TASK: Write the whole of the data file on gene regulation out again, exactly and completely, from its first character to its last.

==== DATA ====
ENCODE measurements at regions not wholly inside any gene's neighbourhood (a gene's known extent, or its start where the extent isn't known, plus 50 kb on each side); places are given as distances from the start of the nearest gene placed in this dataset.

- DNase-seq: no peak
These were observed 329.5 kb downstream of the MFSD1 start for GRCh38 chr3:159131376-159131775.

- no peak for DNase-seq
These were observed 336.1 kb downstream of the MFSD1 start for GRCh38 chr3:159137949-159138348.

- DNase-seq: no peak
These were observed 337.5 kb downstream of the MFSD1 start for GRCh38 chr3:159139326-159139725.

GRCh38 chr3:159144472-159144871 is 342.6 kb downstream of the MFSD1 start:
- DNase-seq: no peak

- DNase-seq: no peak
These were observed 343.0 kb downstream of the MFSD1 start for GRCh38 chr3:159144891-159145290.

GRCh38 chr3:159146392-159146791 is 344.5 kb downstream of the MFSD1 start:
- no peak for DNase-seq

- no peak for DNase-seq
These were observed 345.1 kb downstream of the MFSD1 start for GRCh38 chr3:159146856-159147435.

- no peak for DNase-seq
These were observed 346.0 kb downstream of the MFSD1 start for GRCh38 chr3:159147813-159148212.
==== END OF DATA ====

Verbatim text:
ENCODE measurements at regions not wholly inside any gene's neighbourhood (a gene's known extent, or its start where the extent isn't known, plus 50 kb on each side); places are given as distances from the start of the nearest gene placed in this dataset.

- DNase-seq: no peak
These were observed 329.5 kb downstream of the MFSD1 start for GRCh38 chr3:159131376-159131775.

- no peak for DNase-seq
These were observed 336.1 kb downstream of the MFSD1 start for GRCh38 chr3:159137949-159138348.

- DNase-seq: no peak
These were observed 337.5 kb downstream of the MFSD1 start for GRCh38 chr3:159139326-159139725.

GRCh38 chr3:159144472-159144871 is 342.6 kb downstream of the MFSD1 start:
- DNase-seq: no peak

- DNase-seq: no peak
These were observed 343.0 kb downstream of the MFSD1 start for GRCh38 chr3:159144891-159145290.

GRCh38 chr3:159146392-159146791 is 344.5 kb downstream of the MFSD1 start:
- no peak for DNase-seq

- no peak for DNase-seq
These were observed 345.1 kb downstream of the MFSD1 start for GRCh38 chr3:159146856-159147435.

- no peak for DNase-seq
These were observed 346.0 kb downstream of the MFSD1 start for GRCh38 chr3:159147813-159148212.